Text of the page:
Orbital Cellulitis

Definition

Orbital cellulitis is a serious infection of the bony cavity in which the eyeball sits and the muscles and soft tissues that surround the eyeball. This cavity is called the orbit. It is surrounded by sinuses. The sinuses are the hollow areas of the skull around the nose.

Orbital cellulitis affects not only the eye, but also the eyelids, eyebrows, and cheeks. It causes the eyeball to have a swollen appearance. If the infection is not treated, it can lead to blindness and nerve damage of the face.

Eyeball in Orbit
Eye bone socket nerve
The cavity below the eye is a sinus, the most common place for the infection to start.
Copyright © Nucleus Medical Media, Inc.

Causes

Orbital cellulitis is caused by certain bacteria.

Risk Factors

Factors that increase your risk of getting orbital cellulitis include:

  • Age: Children are at high risk of severe infections that could result in blindness
  • Infections that spread from areas surrounding the eye, such as the eyelids, sinuses, mouth and teeth, and face
  • Infections that spread from the bloodstream
  • Injury or surgery in the area
  • Stye on the eyelid
  • Bug bite or sting to the eyelid

Symptoms

Symptoms of orbital cellulitis include:

  • Bulging eye
  • Painful eye movements
  • Tender or warm tissues around the eye
  • Swollen eyelids
  • Difficulty seeing when the eyelid is swollen
  • Fever
  • Headache
  • Runny nose
  • Double vision
  • Blurry vision

Diagnosis

Doctors can often recognize orbital cellulitis by examining your eyes, teeth, and mouth. Your medical and family history will be taken.

Your bodily fluids may be tested. This can be done with:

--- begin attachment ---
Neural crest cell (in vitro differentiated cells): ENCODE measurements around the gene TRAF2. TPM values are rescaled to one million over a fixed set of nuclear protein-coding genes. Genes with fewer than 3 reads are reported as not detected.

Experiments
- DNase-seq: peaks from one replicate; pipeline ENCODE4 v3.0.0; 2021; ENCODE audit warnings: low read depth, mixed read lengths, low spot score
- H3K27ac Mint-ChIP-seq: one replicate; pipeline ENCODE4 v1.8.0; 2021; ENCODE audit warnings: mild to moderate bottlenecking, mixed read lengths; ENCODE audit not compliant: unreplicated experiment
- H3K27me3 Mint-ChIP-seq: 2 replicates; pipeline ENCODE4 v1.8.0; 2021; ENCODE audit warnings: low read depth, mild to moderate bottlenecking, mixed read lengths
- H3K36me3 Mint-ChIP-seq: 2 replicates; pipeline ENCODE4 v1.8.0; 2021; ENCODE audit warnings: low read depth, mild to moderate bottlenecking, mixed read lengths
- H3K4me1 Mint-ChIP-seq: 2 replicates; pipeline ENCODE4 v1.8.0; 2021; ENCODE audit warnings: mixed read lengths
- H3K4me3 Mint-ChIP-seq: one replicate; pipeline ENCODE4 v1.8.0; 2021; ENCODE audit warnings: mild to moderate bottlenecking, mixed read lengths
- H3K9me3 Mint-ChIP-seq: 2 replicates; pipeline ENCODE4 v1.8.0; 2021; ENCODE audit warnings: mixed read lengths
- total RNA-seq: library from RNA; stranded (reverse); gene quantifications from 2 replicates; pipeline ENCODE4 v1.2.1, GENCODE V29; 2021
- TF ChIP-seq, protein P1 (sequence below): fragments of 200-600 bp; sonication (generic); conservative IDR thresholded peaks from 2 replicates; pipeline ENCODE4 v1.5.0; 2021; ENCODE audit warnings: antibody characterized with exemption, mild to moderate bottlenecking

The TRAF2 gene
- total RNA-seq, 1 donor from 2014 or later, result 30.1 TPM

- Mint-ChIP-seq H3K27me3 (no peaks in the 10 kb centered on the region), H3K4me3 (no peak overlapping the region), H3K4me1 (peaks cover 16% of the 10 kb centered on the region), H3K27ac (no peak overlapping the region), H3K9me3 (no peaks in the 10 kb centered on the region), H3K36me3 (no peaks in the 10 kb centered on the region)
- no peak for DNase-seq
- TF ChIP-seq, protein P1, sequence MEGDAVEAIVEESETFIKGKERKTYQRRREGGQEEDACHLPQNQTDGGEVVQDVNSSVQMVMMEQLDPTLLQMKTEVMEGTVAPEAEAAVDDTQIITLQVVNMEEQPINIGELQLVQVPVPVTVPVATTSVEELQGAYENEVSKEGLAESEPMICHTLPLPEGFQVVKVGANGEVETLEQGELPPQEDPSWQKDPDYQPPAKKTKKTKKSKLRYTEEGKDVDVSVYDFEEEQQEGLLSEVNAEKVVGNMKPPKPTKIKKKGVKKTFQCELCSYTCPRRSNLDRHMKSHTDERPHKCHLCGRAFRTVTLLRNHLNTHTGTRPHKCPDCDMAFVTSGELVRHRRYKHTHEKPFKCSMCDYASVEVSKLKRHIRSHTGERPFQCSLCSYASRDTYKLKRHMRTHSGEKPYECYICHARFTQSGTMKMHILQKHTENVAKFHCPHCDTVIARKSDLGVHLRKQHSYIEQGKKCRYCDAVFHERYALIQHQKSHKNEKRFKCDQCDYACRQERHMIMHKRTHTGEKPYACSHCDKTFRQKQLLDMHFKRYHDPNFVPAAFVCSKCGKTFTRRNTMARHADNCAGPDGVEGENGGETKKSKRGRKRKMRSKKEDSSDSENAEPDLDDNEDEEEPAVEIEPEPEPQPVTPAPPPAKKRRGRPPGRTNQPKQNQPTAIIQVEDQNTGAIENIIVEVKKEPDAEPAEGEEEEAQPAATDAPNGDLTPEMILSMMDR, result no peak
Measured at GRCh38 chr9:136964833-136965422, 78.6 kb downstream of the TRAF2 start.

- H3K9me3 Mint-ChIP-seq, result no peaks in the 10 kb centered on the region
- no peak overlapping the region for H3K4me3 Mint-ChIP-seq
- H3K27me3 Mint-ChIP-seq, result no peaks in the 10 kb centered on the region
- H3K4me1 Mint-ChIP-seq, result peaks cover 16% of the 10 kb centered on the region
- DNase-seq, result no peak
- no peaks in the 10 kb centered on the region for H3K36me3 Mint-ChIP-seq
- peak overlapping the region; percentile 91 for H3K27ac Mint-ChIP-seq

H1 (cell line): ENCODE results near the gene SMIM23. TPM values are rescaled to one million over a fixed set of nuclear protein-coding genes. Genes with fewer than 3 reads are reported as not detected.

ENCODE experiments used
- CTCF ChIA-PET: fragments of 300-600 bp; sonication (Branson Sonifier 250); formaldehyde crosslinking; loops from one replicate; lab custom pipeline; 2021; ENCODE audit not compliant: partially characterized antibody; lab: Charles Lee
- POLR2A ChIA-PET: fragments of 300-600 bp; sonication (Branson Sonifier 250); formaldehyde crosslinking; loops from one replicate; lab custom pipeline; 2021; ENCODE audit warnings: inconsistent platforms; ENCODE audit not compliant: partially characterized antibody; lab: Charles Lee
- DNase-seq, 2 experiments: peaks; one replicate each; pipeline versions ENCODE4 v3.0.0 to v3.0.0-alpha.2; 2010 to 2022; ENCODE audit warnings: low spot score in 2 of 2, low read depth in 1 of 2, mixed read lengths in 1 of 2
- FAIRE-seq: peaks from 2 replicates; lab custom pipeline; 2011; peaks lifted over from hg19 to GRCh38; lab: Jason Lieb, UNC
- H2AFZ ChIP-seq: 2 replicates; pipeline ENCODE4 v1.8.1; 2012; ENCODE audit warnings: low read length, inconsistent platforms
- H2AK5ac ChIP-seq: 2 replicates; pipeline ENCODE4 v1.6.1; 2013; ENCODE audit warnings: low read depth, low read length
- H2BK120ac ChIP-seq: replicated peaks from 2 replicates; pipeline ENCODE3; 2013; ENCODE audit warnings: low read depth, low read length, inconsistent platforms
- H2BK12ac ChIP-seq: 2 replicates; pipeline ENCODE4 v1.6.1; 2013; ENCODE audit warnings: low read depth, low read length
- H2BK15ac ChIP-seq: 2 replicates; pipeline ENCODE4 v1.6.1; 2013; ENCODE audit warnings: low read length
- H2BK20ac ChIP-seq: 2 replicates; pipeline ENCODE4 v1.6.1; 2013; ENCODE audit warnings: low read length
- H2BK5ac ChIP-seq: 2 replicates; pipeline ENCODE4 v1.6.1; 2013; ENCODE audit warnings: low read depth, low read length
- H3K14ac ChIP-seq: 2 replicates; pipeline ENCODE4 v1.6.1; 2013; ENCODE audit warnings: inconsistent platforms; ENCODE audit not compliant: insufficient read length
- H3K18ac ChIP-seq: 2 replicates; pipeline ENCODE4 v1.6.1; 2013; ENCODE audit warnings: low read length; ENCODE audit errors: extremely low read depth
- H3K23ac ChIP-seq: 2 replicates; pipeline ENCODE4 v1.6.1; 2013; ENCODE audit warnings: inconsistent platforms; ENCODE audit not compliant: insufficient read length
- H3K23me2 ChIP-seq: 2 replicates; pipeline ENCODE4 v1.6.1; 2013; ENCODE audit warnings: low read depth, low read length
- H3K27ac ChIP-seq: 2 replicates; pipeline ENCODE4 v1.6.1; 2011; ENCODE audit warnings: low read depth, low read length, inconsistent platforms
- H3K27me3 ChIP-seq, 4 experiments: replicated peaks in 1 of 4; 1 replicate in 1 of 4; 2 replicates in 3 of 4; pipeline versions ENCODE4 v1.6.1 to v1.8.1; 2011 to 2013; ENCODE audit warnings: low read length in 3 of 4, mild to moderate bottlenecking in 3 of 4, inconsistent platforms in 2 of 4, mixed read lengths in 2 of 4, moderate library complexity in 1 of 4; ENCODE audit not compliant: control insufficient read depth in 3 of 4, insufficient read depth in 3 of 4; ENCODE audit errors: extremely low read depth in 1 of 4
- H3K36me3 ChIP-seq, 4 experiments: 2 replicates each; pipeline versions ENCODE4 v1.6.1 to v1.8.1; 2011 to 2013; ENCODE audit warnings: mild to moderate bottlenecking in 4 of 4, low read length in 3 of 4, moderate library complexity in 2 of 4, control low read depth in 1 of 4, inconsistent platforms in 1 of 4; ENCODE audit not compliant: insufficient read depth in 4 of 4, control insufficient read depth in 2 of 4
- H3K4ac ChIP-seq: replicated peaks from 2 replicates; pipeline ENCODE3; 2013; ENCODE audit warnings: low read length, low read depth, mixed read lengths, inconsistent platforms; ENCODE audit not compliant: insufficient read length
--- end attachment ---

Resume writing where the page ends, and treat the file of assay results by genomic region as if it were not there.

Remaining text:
• Blood tests
  • Testing samples from the lining of your eye, nose, and throat

Images may be taken of your bodily structures. This can be done with:

Treatment

Orbital cellulitis can worsen quickly. It usually requires hospitalization. Treatment for orbital cellulitis includes:

  • Antibiotics to treat the infection. They will be started right away, even before results from the laboratory have come back. Antibiotics will usually be given through an IV for at least several days. Antibiotics may then be given by mouth for a total of 2-3 weeks.
  • Diuretics or eye drops are given to help decrease pressure within the eyeball.
  • Oral corticosteroids to reduce inflammation, swelling, and pain
  • Surgery may be performed to drain a pus collection from an infected sinus or orbit.

If you are diagnosed with orbital cellulitis, follow your doctor's instructions.

Prevention

Treating sinus or dental infections right away may prevent them from spreading to the eyes. In addition, children should be protected with the Hib B vaccine, which will prevent most of the Haemophilus influenzae type B infections.

Revisions

Please note, not all procedures included in this resource library are available at Allegiance Health or performed by Allegiance Health physicians.

All EBSCO Publishing proprietary, consumer health and medical information found on this site is accredited by URAC. URAC's Health Web Site Accreditation Program requires compliance with 53 rigorous standards of quality and accountability, verified by independent audits. To send comments or feedback to our Editorial Team regarding the content please email us at HLEditorialTeam@ebscohost.com.

This content is reviewed regularly and is updated when new and relevant evidence is made available. This information is neither intended nor implied to be a substitute for professional medical advice. Always seek the advice of your physician or other qualified health provider prior to starting any new treatment or with questions regarding a medical condition.

Editorial Policy | Privacy Policy | Terms and Conditions | Support
Copyright © 2008 EBSCO Publishing. All rights reserved.

One of the most important ways to take care of your skin is to protect it from the sun. A lifetime of sun exposure can cause wrinkles, age spots and other skin problems as well as increase the risk of skin cancer.